EGU21-947
https://doi.org/10.5194/egusphere-egu21-947
EGU General Assembly 2021
© Author(s) 2021. This work is distributed under
the Creative Commons Attribution 4.0 License.

2016 Monsoon Convection and its place in the Large-Scale Circulation using Doppler Radars

Alex Doyle1, Andrew Turner1,2, and Thorwald Stein1
Alex Doyle et al.
  • 1Department of Meteorology, University of Reading, Reading, UK
  • 2National Centre for Atmospheric Science, University of Reading, Reading, UK

Convective cloud development during the Indian monsoon helps moisten the atmospheric environment and drive the monsoon trough northwards each year, bringing a large amount of India’s annual rainfall. Therefore, an increased understanding of how monsoon convection develops in observations will help inform model development. In this study, 139 days of India Meteorological Department Doppler weather radar data is analysed for 7 sites across India during the 2016 monsoon season. Convective cell-top heights (CTH) are objectively identified through the season, and compared with near-surface (at 2 km height) reflectivity. These variables are analysed over three time scales of variability during the monsoon: monsoon progression, active-break periods and the diurnal cycle. We find a modal maximum in CTH around 6–8 km for all sites. Reflectivity increases with CTH, at first sharply, then less sharply above the freezing level. Bhopal and Mumbai exhibit lower CTH for monsoon break periods compared to active periods. A clear diurnal cycle in CTH is seen at all sites except Mumbai. The phase of the diurnal cycle depends on the surface type being land or ocean for south-eastern India, with the frequency of oceanic cells typically exhibiting an early morning peak compared to those over land, consistent with the observed diurnal cycle of precipitation. The cell characteristics discovered are discussed in light of the differences in large-scale synoptic and mesoscale mechanisms responsible for different cell regimes. Our findings confirm that Indian monsoon convective regimes are partly regulated by the large-scale synoptic environment within which they are embedded.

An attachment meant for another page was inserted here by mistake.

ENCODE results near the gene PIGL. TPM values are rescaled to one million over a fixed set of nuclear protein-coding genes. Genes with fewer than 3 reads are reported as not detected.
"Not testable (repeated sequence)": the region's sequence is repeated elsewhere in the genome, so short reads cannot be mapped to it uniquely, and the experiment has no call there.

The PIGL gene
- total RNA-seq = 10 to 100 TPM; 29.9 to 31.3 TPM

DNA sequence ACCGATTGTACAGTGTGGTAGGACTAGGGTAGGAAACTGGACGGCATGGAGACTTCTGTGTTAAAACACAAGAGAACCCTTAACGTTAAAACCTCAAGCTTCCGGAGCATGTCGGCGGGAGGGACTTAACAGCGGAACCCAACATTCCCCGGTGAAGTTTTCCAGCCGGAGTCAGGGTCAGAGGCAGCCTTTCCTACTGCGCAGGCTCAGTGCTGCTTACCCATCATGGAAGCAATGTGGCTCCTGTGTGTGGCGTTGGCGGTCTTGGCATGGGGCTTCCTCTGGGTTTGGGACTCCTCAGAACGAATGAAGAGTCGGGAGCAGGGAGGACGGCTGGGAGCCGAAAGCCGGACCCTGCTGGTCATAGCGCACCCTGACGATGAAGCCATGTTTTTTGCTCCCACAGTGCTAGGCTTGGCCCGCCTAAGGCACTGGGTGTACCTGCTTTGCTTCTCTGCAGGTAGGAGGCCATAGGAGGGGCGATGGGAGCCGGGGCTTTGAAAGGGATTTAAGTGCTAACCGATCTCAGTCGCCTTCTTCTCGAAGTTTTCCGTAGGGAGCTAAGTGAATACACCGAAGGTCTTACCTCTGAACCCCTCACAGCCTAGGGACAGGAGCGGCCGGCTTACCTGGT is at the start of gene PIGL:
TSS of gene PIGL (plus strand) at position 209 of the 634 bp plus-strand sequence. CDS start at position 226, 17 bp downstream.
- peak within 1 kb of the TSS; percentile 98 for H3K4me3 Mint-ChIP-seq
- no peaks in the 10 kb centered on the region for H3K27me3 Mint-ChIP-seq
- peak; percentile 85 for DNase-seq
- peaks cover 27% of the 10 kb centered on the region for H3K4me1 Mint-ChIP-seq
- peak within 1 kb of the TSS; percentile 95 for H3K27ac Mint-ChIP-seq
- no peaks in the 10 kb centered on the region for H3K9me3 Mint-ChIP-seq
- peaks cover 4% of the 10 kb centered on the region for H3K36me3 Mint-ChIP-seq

How to cite: Doyle, A., Turner, A., and Stein, T.: 2016 Monsoon Convection and its place in the Large-Scale Circulation using Doppler Radars, EGU General Assembly 2021, online, 19–30 Apr 2021, EGU21-947, https://doi.org/10.5194/egusphere-egu21-947, 2021.

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